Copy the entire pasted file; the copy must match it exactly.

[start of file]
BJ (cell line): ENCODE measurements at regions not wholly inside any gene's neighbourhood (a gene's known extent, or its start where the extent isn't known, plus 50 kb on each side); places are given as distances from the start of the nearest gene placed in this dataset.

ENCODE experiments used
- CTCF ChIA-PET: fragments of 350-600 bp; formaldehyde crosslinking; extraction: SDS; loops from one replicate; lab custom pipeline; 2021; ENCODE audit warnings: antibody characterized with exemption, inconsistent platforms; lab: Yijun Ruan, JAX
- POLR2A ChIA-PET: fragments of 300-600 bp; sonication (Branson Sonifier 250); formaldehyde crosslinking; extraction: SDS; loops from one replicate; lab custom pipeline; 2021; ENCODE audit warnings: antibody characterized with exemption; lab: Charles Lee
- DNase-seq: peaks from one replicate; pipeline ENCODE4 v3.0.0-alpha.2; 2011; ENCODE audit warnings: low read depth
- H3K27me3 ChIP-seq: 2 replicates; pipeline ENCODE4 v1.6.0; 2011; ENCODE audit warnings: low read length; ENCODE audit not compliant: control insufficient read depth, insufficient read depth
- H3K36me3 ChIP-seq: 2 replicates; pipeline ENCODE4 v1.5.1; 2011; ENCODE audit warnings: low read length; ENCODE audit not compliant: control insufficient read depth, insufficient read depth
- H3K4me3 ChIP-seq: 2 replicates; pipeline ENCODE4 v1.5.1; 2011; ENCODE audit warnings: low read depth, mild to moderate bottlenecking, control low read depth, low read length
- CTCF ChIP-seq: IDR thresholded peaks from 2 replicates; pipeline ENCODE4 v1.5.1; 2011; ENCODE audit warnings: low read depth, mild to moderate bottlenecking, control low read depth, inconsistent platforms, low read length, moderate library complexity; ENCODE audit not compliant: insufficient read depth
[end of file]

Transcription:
BJ (cell line): ENCODE measurements at regions not wholly inside any gene's neighbourhood (a gene's known extent, or its start where the extent isn't known, plus 50 kb on each side); places are given as distances from the start of the nearest gene placed in this dataset.

ENCODE experiments used
- CTCF ChIA-PET: fragments of 350-600 bp; formaldehyde crosslinking; extraction: SDS; loops from one replicate; lab custom pipeline; 2021; ENCODE audit warnings: antibody characterized with exemption, inconsistent platforms; lab: Yijun Ruan, JAX
- POLR2A ChIA-PET: fragments of 300-600 bp; sonication (Branson Sonifier 250); formaldehyde crosslinking; extraction: SDS; loops from one replicate; lab custom pipeline; 2021; ENCODE audit warnings: antibody characterized with exemption; lab: Charles Lee
- DNase-seq: peaks from one replicate; pipeline ENCODE4 v3.0.0-alpha.2; 2011; ENCODE audit warnings: low read depth
- H3K27me3 ChIP-seq: 2 replicates; pipeline ENCODE4 v1.6.0; 2011; ENCODE audit warnings: low read length; ENCODE audit not compliant: control insufficient read depth, insufficient read depth
- H3K36me3 ChIP-seq: 2 replicates; pipeline ENCODE4 v1.5.1; 2011; ENCODE audit warnings: low read length; ENCODE audit not compliant: control insufficient read depth, insufficient read depth
- H3K4me3 ChIP-seq: 2 replicates; pipeline ENCODE4 v1.5.1; 2011; ENCODE audit warnings: low read depth, mild to moderate bottlenecking, control low read depth, low read length
- CTCF ChIP-seq: IDR thresholded peaks from 2 replicates; pipeline ENCODE4 v1.5.1; 2011; ENCODE audit warnings: low read depth, mild to moderate bottlenecking, control low read depth, inconsistent platforms, low read length, moderate library complexity; ENCODE audit not compliant: insufficient read depth